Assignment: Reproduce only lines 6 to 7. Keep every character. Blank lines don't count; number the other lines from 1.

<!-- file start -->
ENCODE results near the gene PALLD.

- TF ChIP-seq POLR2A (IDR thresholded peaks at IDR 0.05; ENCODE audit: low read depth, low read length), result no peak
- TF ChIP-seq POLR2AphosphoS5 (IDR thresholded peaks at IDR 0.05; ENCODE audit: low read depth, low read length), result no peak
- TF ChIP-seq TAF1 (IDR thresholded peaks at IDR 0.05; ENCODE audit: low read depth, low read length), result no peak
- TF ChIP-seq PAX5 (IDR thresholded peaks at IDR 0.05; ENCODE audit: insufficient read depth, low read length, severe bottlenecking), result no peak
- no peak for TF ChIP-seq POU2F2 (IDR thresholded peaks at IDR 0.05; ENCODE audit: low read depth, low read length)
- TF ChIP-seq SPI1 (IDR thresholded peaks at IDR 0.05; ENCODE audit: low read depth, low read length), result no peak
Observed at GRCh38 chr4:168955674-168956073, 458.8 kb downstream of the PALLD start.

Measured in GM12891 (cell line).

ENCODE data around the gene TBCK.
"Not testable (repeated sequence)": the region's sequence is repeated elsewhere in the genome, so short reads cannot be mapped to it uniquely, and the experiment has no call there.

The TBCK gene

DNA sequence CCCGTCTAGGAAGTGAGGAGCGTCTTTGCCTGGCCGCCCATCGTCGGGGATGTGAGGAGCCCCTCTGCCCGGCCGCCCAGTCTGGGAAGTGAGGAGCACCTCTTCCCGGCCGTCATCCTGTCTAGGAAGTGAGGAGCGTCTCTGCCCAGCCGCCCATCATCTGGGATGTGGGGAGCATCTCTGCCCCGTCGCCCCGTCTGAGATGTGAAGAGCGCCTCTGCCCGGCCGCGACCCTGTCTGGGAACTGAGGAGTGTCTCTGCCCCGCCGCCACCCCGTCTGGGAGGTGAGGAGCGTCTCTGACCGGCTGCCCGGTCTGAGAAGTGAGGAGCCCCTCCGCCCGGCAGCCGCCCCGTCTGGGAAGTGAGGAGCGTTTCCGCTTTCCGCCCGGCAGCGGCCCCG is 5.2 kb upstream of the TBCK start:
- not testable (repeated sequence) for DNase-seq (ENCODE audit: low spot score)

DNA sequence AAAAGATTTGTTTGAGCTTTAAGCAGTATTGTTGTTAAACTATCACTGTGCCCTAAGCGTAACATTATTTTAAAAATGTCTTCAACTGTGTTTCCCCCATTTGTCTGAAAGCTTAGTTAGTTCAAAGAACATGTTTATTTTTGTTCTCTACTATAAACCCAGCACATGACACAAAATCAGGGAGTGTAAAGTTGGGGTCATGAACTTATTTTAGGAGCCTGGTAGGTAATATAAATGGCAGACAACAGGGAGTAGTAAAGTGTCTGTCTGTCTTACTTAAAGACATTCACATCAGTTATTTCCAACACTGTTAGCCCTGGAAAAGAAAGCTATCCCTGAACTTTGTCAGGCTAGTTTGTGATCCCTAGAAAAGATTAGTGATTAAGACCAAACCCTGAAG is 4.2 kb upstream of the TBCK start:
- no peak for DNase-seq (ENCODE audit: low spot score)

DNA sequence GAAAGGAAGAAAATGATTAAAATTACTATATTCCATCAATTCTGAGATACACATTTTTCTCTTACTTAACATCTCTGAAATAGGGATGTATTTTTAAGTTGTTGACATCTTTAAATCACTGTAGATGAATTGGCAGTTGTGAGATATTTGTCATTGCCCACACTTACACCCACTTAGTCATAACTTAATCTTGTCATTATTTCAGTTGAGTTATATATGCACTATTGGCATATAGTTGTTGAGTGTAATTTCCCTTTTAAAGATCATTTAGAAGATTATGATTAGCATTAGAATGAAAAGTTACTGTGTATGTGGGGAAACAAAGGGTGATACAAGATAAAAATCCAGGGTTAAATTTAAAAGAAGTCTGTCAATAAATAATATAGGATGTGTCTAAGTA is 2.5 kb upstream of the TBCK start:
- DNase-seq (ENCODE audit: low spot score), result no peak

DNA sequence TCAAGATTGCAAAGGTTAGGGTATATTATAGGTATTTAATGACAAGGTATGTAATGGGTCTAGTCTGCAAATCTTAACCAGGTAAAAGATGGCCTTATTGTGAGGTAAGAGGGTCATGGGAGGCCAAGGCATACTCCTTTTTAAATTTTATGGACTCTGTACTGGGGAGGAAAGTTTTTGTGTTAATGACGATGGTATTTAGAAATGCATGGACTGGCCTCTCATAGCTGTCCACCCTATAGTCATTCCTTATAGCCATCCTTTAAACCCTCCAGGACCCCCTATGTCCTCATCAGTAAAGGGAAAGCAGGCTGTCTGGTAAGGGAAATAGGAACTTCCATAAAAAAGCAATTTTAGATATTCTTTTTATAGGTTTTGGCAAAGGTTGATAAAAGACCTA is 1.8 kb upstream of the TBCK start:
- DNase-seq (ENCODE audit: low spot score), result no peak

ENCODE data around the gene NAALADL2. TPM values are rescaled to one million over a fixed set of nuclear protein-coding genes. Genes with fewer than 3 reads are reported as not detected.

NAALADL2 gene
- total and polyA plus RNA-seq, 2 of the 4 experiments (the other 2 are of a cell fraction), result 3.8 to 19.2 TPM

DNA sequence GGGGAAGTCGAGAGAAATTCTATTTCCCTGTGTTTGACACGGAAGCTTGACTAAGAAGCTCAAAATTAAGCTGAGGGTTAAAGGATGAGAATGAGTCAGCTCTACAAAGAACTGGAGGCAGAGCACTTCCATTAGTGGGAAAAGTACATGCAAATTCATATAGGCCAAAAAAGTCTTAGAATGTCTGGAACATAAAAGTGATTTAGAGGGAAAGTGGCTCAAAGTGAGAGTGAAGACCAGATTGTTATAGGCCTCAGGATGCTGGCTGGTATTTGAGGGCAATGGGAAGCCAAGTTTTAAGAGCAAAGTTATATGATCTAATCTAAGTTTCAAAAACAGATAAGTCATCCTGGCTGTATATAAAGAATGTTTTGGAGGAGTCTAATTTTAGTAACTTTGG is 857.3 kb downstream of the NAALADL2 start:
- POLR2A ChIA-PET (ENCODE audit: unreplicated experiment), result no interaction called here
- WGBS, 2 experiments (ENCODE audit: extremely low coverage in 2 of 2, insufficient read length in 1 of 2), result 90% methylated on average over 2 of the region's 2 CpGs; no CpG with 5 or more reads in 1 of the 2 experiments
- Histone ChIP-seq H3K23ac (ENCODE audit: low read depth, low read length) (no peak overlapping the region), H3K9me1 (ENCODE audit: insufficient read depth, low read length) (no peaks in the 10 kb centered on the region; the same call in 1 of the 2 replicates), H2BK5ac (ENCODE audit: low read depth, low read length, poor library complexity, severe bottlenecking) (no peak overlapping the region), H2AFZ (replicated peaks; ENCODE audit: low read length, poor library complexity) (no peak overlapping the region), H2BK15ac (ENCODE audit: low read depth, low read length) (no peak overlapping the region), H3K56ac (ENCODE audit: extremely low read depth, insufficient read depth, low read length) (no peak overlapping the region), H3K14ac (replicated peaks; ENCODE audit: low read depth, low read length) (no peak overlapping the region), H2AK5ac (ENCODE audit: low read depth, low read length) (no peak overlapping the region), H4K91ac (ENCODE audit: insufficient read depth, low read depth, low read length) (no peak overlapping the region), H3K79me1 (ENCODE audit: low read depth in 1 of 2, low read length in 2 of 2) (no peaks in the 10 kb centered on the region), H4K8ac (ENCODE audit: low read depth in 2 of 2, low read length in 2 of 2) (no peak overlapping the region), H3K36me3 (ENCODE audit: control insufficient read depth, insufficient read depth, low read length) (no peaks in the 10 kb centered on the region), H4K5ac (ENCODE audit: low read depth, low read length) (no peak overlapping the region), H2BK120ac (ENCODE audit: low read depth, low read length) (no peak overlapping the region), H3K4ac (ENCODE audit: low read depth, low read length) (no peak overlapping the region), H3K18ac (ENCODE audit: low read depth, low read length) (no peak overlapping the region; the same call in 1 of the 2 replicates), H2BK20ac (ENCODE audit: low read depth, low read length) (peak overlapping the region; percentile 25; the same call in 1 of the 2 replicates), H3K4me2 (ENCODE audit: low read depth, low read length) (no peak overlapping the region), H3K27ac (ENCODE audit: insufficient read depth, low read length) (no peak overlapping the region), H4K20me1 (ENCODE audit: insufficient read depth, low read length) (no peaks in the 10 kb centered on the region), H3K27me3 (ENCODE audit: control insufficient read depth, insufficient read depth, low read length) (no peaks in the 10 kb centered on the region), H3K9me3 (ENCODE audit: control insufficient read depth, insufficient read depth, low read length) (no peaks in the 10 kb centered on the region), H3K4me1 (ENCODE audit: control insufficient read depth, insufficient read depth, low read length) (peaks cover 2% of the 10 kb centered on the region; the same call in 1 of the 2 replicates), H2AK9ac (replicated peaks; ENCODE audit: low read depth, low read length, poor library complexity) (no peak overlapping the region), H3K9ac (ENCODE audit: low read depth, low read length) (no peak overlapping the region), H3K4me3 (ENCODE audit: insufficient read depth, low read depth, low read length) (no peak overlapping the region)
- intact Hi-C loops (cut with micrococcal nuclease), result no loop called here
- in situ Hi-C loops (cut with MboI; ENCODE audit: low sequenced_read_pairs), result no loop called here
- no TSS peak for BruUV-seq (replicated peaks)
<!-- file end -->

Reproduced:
- no peak for TF ChIP-seq POU2F2 (IDR thresholded peaks at IDR 0.05; ENCODE audit: low read depth, low read length)
- TF ChIP-seq SPI1 (IDR thresholded peaks at IDR 0.05; ENCODE audit: low read depth, low read length), result no peak